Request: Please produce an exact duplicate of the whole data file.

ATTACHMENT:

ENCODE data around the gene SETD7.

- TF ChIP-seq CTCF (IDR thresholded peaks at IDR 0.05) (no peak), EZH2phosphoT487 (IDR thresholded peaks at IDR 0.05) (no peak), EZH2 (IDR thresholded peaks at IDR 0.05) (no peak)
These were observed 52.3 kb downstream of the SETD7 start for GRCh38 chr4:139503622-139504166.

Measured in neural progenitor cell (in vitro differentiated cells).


ENCODE data around the gene SETD7.

- TF ChIP-seq CTCF (IDR thresholded peaks at IDR 0.05) (no peak), EZH2phosphoT487 (IDR thresholded peaks at IDR 0.05) (no peak), EZH2 (IDR thresholded peaks at IDR 0.05) (no peak)
These were observed 52.3 kb downstream of the SETD7 start for GRCh38 chr4:139503622-139504166.

Measured in neural progenitor cell (in vitro differentiated cells).